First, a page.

This rapid progress is all down to one thing: starting each day with good research material in front of me. The fellow I’m working with right now has been thinking about his long and adventurous life for some time. I think he started to reflect, seriously, when he was doing time in a very unpleasant Federal Penitentiary. As we searched for a buyer for the book we took great pains to come up with an outline and chapter breakdown. Of course, we have deviated from the original outline – that will always happen - but they’ve been useful guides, and we’ve kept in mind the factors that sold the idea: namely, my subject’s early forays into black-market oil trading in the Niger Delta, a field in which he was the first operator, some twenty-plus years ago. Along the way, he’s kept up his end of the ghosting deal, namely:

(a) sending me substantial chapter outlines on a regular basis;
(b) whenever I ask a question, sending a swift and detailed reply - be it a physical description of a minor character, information on the private banking system in Lichtenstein, where he hid substantial cash deposits, or an explanation of acronyms like AHTSV (Anchor Handling Tug Supply Vessel) or VLCC (Very Large Crude Container).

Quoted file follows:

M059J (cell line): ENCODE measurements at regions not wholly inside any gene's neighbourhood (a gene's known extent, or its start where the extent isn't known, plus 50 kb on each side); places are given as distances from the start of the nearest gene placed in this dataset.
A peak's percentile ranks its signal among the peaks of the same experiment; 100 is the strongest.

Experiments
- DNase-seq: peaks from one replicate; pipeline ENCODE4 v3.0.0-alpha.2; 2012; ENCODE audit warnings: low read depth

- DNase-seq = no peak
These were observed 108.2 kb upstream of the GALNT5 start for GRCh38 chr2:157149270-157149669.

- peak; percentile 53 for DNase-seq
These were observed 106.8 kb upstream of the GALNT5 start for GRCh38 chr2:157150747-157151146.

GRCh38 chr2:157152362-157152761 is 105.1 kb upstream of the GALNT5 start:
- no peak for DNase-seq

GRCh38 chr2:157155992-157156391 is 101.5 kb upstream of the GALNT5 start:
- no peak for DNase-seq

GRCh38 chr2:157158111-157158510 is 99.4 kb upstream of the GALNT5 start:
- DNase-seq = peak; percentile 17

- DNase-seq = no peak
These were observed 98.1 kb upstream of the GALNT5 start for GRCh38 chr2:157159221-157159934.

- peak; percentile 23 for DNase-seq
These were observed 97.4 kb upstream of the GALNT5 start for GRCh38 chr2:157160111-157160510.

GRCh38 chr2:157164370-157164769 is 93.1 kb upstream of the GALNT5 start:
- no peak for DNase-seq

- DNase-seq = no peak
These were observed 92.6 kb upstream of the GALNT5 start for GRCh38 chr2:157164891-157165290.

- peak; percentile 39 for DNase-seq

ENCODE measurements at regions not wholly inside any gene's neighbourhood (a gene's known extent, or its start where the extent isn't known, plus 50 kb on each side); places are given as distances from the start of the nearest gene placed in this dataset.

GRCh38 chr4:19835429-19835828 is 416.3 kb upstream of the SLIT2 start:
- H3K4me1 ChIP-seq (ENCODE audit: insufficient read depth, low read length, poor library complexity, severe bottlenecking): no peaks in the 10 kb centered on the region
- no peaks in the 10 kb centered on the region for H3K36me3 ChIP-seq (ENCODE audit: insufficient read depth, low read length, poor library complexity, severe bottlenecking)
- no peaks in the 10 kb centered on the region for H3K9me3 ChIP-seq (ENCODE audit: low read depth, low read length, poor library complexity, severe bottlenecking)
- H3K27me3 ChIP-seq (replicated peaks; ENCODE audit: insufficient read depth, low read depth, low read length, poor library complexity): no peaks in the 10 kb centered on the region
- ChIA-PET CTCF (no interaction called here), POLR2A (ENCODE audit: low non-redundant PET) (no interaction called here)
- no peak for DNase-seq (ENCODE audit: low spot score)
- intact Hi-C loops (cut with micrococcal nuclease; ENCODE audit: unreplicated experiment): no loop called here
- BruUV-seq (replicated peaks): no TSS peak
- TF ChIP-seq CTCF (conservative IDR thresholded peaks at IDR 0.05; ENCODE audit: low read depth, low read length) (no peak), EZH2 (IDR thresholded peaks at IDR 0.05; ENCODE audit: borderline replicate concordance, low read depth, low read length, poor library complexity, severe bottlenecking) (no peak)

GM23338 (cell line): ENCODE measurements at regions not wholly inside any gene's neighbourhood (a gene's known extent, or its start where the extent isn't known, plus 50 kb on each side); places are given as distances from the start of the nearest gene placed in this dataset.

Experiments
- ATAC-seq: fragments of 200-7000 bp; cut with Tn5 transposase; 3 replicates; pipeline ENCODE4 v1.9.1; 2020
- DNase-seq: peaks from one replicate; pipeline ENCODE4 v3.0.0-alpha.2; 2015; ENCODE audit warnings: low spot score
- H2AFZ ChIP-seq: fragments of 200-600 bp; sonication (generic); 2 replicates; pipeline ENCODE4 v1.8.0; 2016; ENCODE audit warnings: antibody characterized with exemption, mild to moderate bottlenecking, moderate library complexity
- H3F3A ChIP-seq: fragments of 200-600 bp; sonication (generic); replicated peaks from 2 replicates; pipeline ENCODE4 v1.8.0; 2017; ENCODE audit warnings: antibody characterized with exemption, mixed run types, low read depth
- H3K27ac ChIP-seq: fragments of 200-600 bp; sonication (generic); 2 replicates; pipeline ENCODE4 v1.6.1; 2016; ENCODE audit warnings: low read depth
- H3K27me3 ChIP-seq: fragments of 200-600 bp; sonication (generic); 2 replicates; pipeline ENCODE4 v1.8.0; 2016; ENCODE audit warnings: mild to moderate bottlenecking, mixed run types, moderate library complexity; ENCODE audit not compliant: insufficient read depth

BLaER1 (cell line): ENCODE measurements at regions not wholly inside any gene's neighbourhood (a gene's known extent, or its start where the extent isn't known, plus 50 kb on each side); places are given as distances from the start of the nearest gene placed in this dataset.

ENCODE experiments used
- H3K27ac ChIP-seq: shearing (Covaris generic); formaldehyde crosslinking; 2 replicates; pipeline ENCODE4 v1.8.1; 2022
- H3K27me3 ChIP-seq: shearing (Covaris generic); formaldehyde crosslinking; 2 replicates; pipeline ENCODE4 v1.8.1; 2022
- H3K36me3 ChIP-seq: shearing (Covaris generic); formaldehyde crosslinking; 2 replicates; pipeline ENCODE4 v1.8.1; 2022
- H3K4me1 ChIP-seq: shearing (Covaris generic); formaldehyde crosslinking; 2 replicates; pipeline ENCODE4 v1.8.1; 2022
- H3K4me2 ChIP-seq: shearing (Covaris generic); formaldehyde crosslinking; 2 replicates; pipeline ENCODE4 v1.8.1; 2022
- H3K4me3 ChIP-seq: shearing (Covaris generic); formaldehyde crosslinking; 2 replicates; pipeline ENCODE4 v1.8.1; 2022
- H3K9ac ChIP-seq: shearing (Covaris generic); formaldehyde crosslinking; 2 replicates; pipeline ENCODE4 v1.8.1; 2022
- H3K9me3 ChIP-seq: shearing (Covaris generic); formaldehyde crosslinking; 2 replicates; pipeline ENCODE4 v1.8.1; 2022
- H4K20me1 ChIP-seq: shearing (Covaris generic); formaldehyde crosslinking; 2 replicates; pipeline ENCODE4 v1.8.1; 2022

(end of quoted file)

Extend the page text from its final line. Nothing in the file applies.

Having now known my subject for four years – that’s how long ago it was that we first discussed a book about his life in dope-smuggling, deep-sea fishing, treasure-hunting, deep-sea diving, black-market oil trading and running shipping fleets in South America and West Africa – I can often flesh out a chapter purely from my own recollections of the many remarkable stories he has told me. Some of those won’t find a place in the main story, but it’s always a great help to have this accumulated background knowledge when you’re writing a biography. It means that in the course of any narrative section I can get into his head and have him reflect on matters that may be tangential to the plot but are pertinent to his own personality and character. Call it light relief.

Would that all ghost writing were this easy, and this enjoyable. I cannot help but reflect on other projects, when I’ve had to conjure a 6,000 or 8,000-wprd chapter from half a page of notes consisting mostly of ‘He was a fantastic character’, ‘It was unbelievable’, or ‘We had an amazing time.’

Harrumph. An outline of Chapter 13 has this minute arrived in my Inbox, and I am promised Ch. 14 in short order. I must to start on my half of the job.